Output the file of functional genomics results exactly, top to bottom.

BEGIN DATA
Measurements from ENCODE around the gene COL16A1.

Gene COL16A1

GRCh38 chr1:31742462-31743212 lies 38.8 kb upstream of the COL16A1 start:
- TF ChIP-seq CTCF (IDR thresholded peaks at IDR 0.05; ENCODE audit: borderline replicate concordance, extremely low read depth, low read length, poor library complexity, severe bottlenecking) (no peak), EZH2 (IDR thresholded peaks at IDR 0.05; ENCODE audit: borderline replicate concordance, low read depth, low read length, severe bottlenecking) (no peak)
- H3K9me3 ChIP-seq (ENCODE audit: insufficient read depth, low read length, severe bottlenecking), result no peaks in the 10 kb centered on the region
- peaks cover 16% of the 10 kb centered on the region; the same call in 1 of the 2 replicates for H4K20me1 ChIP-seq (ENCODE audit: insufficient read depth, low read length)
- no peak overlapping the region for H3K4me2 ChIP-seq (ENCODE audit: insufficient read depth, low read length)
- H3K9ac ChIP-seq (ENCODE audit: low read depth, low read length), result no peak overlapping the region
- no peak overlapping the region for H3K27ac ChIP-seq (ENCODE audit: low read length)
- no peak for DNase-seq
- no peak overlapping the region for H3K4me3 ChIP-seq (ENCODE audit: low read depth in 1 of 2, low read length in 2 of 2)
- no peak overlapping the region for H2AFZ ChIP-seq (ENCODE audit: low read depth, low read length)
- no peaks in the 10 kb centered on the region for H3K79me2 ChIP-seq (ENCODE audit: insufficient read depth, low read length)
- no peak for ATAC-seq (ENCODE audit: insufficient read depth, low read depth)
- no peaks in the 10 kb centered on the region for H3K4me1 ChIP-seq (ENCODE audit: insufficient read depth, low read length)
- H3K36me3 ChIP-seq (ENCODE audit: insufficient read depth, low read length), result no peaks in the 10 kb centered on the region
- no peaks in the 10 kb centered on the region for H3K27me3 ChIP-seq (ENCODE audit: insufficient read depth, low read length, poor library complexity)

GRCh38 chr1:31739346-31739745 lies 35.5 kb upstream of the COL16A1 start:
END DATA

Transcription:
Measurements from ENCODE around the gene COL16A1.

Gene COL16A1

GRCh38 chr1:31742462-31743212 lies 38.8 kb upstream of the COL16A1 start:
- TF ChIP-seq CTCF (IDR thresholded peaks at IDR 0.05; ENCODE audit: borderline replicate concordance, extremely low read depth, low read length, poor library complexity, severe bottlenecking) (no peak), EZH2 (IDR thresholded peaks at IDR 0.05; ENCODE audit: borderline replicate concordance, low read depth, low read length, severe bottlenecking) (no peak)
- H3K9me3 ChIP-seq (ENCODE audit: insufficient read depth, low read length, severe bottlenecking), result no peaks in the 10 kb centered on the region
- peaks cover 16% of the 10 kb centered on the region; the same call in 1 of the 2 replicates for H4K20me1 ChIP-seq (ENCODE audit: insufficient read depth, low read length)
- no peak overlapping the region for H3K4me2 ChIP-seq (ENCODE audit: insufficient read depth, low read length)
- H3K9ac ChIP-seq (ENCODE audit: low read depth, low read length), result no peak overlapping the region
- no peak overlapping the region for H3K27ac ChIP-seq (ENCODE audit: low read length)
- no peak for DNase-seq
- no peak overlapping the region for H3K4me3 ChIP-seq (ENCODE audit: low read depth in 1 of 2, low read length in 2 of 2)
- no peak overlapping the region for H2AFZ ChIP-seq (ENCODE audit: low read depth, low read length)
- no peaks in the 10 kb centered on the region for H3K79me2 ChIP-seq (ENCODE audit: insufficient read depth, low read length)
- no peak for ATAC-seq (ENCODE audit: insufficient read depth, low read depth)
- no peaks in the 10 kb centered on the region for H3K4me1 ChIP-seq (ENCODE audit: insufficient read depth, low read length)
- H3K36me3 ChIP-seq (ENCODE audit: insufficient read depth, low read length), result no peaks in the 10 kb centered on the region
- no peaks in the 10 kb centered on the region for H3K27me3 ChIP-seq (ENCODE audit: insufficient read depth, low read length, poor library complexity)

GRCh38 chr1:31739346-31739745 lies 35.5 kb upstream of the COL16A1 start: